Saturday, October 22, 2005

Recipe for a Pity Party:
1. We cruised by El Rancho the other day... saw our old place... nostalgia and heartache
2. Geoff is looking at property in Hawaii... can't say what this will lead to...
3. The Pottery Barn Holiday catalog, full of lovely nesting neatly ideas, arrived yesterday...
4. I can't find an X-acto knife

Okay. I am ready to put it out there. I am ready to confess. I am really, really, really tired of being a renter. And more: I want to unpack my Stuff. I want to settle down, organize, decorate, leave my mark, paint my walls. I want to be in a home that I call my own, and stick a nail in the wall. I want to know where the X-acto knife is, and where my big message board ended up. I want to alphabetize our books, just once. I want our address written in ink.

I want to decorate an adorable baby nursery, and 3 clever rooms for 3 bright boys, or 1 clever room for 3 boys that get along remarkably well. I want to have a compost pile, an irrigated, bunny gated vegetable garden, and a charming little chicken coop with 3 fat hens. I want the right kind of door knobs ( not hooks that catch and tear pockets,) and I want an end to popcorn ceilings and fluorescent lighting. I want to invite you to our house for a long weekend, or tea; there's time and room for either.

I am not neat or tidy, or particularly orderly, but I suspect that this could improve tremendously if we were not so often on the move. Every move is an upheaval, and a do-over. Every move means starting the system of setting up life all over again, and the process is time consuming, mind consuming. I want to give my messy, scattered self a chance at redemption; time in one place to be unpacked, moved in, settled, and somewhat certain that another move isn't 6 months away.


Deep sigh.


Please don't send me a bumper sticker like, "This is the First Day of the Rest of Your Life" or "Be Happy, You Whining Middle Class, Materialistic American." I need a few more days to wallow in self pity.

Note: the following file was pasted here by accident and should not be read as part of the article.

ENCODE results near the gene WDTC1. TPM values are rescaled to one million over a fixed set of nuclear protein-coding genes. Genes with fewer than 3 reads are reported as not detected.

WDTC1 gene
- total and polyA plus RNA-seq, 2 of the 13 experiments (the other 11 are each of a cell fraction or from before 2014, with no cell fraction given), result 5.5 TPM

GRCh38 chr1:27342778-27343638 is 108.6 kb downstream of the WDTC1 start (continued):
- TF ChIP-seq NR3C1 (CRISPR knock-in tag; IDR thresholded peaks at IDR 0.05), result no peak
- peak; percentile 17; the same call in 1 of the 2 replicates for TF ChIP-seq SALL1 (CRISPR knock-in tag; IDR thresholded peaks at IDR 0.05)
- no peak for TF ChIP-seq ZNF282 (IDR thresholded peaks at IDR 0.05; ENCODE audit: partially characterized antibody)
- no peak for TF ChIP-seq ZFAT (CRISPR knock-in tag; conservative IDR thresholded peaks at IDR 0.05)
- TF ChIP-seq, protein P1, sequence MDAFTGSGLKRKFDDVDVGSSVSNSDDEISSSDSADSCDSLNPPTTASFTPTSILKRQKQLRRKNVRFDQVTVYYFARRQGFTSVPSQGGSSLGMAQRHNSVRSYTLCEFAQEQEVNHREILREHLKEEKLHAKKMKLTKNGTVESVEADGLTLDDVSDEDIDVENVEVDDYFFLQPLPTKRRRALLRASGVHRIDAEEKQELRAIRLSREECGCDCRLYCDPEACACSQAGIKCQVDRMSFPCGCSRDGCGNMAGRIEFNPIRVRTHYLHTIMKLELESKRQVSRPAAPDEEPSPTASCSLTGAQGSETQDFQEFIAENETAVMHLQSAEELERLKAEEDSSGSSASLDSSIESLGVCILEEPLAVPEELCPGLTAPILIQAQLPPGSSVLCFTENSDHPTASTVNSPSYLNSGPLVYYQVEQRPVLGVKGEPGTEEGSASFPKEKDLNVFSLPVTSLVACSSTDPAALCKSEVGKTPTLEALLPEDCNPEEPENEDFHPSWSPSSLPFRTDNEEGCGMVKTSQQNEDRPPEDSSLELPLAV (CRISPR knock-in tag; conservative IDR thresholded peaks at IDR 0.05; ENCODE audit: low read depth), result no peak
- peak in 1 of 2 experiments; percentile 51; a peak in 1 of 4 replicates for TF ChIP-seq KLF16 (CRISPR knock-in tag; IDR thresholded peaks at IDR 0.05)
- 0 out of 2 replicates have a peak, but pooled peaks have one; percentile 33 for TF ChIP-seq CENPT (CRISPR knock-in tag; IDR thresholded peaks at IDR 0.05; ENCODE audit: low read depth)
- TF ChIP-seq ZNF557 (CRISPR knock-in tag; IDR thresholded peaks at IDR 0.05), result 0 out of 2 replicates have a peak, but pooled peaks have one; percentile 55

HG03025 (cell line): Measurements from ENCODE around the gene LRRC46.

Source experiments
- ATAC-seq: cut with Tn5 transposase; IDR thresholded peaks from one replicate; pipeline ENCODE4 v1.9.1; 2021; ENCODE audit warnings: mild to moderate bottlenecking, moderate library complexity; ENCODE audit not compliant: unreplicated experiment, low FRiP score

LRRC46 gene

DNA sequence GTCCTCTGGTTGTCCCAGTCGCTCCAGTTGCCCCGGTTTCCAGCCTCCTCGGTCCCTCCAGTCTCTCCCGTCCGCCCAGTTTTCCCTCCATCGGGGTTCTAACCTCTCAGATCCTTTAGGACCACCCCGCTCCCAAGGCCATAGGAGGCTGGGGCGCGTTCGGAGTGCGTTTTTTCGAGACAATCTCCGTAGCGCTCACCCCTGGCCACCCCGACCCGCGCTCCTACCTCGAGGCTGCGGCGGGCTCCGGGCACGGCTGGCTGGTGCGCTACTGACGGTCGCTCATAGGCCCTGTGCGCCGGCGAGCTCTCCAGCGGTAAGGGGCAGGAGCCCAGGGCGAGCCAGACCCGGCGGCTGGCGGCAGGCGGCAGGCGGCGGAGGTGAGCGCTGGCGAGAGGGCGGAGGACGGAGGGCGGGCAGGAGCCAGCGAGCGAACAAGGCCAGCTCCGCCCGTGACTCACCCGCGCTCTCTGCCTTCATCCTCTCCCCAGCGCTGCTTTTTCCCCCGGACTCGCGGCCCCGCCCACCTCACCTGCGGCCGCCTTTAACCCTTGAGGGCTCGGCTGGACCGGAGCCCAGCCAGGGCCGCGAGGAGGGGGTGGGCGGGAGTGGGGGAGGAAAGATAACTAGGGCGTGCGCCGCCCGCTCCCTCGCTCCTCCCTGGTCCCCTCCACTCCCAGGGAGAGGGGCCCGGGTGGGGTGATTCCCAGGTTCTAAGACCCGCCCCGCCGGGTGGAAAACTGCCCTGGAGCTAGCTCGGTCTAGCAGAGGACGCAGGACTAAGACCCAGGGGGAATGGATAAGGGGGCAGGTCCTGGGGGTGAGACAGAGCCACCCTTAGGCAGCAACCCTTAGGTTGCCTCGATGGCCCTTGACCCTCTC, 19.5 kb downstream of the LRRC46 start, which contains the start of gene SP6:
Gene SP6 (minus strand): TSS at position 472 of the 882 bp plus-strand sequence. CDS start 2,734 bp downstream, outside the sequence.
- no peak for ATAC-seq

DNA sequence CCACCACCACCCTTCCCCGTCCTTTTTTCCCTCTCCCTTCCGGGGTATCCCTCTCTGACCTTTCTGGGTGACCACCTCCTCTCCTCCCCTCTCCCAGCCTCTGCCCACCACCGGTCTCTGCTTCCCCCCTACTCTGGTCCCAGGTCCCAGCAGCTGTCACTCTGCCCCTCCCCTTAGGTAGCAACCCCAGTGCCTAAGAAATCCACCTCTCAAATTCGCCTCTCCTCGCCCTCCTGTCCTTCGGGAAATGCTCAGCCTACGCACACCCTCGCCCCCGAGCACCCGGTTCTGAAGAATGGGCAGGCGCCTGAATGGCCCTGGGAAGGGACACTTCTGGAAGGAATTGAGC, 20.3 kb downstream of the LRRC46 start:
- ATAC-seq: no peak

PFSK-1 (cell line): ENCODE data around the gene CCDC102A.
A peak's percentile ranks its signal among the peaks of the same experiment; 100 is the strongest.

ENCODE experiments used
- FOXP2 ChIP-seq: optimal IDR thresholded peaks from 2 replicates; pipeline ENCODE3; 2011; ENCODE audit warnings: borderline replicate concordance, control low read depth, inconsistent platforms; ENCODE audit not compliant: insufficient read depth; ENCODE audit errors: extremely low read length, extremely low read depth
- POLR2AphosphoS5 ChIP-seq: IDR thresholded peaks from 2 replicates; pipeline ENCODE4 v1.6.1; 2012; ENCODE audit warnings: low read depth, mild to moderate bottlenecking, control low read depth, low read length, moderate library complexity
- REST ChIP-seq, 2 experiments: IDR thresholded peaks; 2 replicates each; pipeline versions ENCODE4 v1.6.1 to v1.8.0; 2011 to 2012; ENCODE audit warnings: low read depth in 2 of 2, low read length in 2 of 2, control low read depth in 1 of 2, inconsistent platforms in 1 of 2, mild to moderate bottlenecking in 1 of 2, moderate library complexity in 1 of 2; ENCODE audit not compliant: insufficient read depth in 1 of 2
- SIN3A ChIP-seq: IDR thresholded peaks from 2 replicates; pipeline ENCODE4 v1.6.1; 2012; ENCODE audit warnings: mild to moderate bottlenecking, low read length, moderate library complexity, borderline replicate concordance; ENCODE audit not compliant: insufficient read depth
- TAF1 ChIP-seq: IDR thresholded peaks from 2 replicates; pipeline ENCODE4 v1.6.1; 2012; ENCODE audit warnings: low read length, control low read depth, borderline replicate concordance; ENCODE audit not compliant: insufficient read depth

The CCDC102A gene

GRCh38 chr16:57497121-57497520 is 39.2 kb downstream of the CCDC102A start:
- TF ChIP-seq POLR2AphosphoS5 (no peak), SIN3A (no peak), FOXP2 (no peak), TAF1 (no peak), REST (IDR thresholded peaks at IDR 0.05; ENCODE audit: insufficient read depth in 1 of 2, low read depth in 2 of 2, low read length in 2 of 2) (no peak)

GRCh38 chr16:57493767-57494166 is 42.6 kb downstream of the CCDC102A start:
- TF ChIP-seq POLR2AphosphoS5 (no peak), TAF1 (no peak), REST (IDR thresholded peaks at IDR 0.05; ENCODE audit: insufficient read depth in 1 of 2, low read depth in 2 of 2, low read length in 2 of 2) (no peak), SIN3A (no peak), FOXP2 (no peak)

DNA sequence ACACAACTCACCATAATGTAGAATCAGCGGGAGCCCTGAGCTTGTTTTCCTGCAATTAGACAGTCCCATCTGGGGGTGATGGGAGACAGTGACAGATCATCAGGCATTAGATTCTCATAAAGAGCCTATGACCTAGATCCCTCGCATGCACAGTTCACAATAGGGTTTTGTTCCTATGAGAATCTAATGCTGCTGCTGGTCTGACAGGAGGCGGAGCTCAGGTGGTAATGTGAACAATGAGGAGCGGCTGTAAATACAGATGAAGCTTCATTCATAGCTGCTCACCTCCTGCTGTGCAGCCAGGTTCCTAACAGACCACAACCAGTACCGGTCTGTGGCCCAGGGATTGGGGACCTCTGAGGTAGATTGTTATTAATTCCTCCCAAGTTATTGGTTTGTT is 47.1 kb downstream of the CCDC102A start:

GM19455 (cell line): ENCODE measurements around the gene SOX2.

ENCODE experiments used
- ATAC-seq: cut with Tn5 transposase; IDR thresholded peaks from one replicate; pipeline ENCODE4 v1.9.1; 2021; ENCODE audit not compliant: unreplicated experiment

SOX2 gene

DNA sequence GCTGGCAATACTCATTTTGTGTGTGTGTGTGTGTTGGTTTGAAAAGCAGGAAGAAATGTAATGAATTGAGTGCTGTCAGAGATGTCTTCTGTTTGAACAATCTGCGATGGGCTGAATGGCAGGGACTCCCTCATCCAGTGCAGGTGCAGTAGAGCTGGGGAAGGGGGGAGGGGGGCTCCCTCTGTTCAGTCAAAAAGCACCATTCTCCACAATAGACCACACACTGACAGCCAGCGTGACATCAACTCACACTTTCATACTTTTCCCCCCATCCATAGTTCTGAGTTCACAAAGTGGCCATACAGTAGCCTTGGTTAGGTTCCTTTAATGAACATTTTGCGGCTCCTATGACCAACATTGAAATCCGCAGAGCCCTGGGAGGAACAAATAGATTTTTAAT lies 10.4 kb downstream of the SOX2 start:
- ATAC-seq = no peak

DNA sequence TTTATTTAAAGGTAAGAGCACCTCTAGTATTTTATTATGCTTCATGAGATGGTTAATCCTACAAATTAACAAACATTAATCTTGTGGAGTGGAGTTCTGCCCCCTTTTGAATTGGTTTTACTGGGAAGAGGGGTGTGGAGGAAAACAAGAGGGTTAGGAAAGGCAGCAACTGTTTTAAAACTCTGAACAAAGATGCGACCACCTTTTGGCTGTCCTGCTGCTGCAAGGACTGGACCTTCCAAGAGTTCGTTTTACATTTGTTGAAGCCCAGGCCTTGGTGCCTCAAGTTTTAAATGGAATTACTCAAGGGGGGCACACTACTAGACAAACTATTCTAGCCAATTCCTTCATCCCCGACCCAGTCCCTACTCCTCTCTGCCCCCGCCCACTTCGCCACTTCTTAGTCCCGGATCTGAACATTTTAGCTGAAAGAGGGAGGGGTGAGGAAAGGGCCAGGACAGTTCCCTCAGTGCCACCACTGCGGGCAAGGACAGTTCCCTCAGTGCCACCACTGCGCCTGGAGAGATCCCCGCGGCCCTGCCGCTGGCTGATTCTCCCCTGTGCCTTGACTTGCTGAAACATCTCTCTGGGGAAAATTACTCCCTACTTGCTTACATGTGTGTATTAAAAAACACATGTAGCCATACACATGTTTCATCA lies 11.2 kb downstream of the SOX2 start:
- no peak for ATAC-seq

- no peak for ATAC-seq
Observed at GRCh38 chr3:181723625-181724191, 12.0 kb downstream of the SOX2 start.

Friday, October 21, 2005

New at the Zoo

Actually, this beautiful carousal is new at The Wild Animal Park.
Maria was enthralled with the painted animals: Lions and tigers and frogs, oh my!
When she got to ride she was really thrilled.

The Lion Camp is an exhibit we have been eager to visit. We saw it last December when we went at night for the sledding, but it was dark and cold. How busy are we? It took nearly a year to get our act together, but was it ever worth the effort. I half expected to have to search to see the lions. There were three sitting content as kitties against the window. The dozens of kindergartners and flashing cameras were not annoying enough to cause a feline retreat. They stretched, yawned, and gazed at us indifferently. They might have politely meowed: "Thanks, but no. We already ate."

Three big cats let us get up close and personal. Nice kitty. We fed the deer. We fed the coots and ducks. We even could have fed the giraffes. Happily, we did not feed the lions.

We also fed the lorikeets. For a cup of nectar these little guys are happy to land on your hand, shoulder, head... whatever! Free food is their motivation.

I don't know whether William appreciates my little joke, but after shelling out money all day to feed everyone, I thought of posting a sign: Feed Teenager $2.

This was Max's favorite part of the day.

Thursday, October 20, 2005

This quick talk is working.
Too little time to devote to elaborate sentences.
Zoo today.
The Wild one.
Stopping for sandwiches at Major Market.
Our favorite market.
Max is carving a second pumpkin.
We are full of roasted seeds.
Talk of going to Renaissance Faire.
What about grilled chicken and hot tortillas for Mom's Night Out?